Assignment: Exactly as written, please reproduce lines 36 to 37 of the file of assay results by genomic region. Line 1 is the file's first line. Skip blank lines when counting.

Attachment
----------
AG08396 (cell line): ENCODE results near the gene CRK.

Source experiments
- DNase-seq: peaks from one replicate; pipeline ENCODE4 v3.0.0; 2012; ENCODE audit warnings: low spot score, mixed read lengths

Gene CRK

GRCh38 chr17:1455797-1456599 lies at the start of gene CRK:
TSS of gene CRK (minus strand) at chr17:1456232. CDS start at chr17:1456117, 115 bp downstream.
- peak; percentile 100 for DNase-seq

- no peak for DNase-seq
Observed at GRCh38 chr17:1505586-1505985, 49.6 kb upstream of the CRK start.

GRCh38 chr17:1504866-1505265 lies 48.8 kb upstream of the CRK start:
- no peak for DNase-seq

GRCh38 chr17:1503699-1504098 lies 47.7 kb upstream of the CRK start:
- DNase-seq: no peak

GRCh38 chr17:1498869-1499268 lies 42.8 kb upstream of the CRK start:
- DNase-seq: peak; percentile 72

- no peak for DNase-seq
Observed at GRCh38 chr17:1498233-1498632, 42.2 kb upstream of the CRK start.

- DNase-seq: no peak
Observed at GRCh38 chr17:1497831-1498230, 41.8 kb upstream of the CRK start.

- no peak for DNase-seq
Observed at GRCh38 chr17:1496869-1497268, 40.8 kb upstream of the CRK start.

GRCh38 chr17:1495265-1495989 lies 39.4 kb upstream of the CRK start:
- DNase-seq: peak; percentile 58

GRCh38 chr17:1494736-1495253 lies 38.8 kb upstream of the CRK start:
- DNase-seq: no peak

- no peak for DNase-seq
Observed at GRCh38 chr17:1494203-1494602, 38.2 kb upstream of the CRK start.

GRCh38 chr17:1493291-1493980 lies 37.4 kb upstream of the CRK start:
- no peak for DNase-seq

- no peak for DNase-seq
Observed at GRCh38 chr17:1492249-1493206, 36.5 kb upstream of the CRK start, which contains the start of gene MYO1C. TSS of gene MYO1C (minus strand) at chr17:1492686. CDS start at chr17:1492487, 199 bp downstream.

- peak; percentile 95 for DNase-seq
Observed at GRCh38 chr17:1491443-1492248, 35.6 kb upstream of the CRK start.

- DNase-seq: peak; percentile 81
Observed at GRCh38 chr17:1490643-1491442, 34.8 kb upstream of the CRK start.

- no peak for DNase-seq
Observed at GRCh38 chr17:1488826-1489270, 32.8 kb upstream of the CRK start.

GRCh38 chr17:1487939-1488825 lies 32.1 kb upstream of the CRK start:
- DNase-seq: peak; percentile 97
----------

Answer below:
- no peak for DNase-seq
Observed at GRCh38 chr17:1488826-1489270, 32.8 kb upstream of the CRK start.